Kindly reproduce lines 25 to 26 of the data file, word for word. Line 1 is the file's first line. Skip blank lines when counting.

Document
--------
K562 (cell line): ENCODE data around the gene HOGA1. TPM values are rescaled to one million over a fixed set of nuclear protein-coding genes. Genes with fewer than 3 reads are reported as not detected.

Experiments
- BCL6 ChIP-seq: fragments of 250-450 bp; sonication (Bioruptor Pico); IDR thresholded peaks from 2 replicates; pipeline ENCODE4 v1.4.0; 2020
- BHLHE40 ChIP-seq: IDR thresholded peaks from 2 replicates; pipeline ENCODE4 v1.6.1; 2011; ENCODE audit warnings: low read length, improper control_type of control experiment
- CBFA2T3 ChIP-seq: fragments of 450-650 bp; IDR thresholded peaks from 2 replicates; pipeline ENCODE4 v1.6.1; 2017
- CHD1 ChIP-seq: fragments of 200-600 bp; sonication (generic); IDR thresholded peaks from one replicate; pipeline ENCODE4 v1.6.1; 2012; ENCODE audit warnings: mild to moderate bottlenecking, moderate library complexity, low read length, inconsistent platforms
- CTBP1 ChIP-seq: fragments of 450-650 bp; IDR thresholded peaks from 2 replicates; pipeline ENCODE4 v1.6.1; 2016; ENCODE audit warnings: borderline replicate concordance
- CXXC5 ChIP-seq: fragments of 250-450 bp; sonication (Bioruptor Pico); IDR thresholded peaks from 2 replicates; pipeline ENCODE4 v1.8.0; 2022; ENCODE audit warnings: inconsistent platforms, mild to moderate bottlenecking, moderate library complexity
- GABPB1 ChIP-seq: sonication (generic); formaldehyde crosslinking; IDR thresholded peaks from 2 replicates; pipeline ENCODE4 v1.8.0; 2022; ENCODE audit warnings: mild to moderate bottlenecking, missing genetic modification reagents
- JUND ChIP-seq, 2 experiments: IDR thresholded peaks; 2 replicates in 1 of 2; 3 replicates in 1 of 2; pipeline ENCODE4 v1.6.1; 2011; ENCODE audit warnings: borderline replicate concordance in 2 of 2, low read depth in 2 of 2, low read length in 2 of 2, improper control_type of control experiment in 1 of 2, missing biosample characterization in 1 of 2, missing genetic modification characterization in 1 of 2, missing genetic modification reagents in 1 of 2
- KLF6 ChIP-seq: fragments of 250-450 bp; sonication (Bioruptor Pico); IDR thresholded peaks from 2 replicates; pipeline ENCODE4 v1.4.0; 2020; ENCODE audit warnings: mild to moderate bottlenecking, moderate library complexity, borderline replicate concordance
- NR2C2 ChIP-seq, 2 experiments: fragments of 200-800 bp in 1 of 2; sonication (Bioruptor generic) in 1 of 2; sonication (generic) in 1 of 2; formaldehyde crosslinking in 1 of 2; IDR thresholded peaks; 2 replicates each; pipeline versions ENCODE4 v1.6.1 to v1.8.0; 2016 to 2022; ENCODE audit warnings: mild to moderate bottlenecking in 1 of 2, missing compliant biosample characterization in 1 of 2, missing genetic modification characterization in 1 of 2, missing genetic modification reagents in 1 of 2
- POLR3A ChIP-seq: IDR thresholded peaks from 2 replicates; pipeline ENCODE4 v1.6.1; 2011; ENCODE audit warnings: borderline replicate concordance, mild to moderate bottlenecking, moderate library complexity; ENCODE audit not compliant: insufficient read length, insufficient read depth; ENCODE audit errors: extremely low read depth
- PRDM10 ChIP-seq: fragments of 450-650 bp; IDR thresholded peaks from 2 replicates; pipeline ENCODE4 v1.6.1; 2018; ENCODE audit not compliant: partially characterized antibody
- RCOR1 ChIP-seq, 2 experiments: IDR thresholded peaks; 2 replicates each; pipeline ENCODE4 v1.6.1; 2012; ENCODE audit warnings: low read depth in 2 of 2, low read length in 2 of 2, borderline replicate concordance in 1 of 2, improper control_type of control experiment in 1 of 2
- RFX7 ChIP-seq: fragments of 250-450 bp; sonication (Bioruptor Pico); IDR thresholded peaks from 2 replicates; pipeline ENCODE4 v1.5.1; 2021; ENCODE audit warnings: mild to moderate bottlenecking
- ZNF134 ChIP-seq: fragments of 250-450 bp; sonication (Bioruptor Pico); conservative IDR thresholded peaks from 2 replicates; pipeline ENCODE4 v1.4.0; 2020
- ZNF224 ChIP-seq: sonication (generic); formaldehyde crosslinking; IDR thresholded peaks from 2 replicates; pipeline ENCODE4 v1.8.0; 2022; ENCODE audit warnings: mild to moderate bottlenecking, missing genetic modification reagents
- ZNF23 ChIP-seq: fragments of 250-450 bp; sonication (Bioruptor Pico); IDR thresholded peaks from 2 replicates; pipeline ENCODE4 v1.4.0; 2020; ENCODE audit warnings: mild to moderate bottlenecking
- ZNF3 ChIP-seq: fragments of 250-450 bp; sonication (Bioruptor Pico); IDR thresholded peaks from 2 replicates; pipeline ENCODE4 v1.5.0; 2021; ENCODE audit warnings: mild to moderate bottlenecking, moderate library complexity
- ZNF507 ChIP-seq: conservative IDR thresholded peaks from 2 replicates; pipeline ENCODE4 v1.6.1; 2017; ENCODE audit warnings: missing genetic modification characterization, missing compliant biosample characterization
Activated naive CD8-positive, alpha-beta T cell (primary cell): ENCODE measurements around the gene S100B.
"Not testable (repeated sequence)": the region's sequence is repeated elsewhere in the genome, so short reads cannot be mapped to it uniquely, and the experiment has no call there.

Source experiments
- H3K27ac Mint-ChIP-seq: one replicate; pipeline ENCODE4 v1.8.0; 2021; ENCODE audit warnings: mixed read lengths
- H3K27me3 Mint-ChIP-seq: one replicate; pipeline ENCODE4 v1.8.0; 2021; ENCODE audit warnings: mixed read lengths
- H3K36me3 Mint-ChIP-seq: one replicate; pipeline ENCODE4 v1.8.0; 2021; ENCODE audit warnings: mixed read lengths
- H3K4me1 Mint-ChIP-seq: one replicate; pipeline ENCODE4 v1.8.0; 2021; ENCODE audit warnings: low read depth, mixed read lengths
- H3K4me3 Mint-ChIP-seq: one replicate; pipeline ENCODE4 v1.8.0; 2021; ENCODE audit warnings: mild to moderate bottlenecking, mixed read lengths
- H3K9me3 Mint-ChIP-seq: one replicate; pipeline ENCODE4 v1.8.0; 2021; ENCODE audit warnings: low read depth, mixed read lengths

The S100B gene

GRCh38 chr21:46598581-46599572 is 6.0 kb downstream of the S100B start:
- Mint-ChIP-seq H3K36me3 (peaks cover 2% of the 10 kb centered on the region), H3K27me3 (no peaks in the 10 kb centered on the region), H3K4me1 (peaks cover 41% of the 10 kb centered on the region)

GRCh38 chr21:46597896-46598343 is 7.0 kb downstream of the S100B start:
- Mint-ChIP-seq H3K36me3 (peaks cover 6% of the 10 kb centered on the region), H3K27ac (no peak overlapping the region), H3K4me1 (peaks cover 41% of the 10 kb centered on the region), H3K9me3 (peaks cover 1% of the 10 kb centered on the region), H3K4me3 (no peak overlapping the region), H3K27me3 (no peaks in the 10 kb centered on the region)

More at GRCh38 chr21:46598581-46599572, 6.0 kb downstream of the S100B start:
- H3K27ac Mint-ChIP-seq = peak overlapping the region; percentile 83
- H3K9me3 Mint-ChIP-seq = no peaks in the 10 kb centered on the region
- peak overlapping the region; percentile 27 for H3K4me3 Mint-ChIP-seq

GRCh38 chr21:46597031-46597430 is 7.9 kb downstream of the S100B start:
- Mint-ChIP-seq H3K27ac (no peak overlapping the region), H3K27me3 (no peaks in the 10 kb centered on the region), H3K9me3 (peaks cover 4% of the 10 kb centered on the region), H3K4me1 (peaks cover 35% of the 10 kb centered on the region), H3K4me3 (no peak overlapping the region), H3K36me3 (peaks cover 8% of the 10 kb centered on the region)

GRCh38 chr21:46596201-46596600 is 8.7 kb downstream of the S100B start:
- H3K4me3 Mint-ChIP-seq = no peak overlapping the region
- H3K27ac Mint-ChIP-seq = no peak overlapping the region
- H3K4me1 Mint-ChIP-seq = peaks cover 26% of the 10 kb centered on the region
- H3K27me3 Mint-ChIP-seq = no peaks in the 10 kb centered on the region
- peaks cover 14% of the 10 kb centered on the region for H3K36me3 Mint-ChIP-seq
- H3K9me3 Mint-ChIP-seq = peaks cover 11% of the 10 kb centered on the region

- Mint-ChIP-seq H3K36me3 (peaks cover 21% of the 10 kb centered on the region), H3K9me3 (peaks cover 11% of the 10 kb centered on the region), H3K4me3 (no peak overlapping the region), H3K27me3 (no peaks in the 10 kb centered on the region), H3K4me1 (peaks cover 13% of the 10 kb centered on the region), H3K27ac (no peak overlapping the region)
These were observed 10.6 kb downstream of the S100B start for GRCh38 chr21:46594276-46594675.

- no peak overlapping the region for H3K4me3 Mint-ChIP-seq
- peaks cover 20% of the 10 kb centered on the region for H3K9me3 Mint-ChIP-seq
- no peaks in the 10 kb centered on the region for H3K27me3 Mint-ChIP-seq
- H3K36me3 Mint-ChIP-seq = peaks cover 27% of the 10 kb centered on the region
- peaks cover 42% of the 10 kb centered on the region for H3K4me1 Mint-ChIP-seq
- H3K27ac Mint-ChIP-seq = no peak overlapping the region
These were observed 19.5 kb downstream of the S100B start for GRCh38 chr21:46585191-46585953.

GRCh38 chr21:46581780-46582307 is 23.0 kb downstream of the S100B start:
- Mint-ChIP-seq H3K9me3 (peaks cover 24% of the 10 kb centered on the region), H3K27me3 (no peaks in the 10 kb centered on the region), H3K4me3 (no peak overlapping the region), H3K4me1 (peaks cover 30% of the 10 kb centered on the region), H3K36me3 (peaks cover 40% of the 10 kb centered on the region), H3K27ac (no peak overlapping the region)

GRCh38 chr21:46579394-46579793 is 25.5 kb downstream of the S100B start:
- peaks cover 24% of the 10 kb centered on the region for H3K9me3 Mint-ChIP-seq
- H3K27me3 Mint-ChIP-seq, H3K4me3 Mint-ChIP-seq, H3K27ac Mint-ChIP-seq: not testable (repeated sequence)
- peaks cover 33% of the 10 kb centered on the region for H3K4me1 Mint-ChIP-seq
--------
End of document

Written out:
- H3K27ac Mint-ChIP-seq: one replicate; pipeline ENCODE4 v1.8.0; 2021; ENCODE audit warnings: mixed read lengths
- H3K27me3 Mint-ChIP-seq: one replicate; pipeline ENCODE4 v1.8.0; 2021; ENCODE audit warnings: mixed read lengths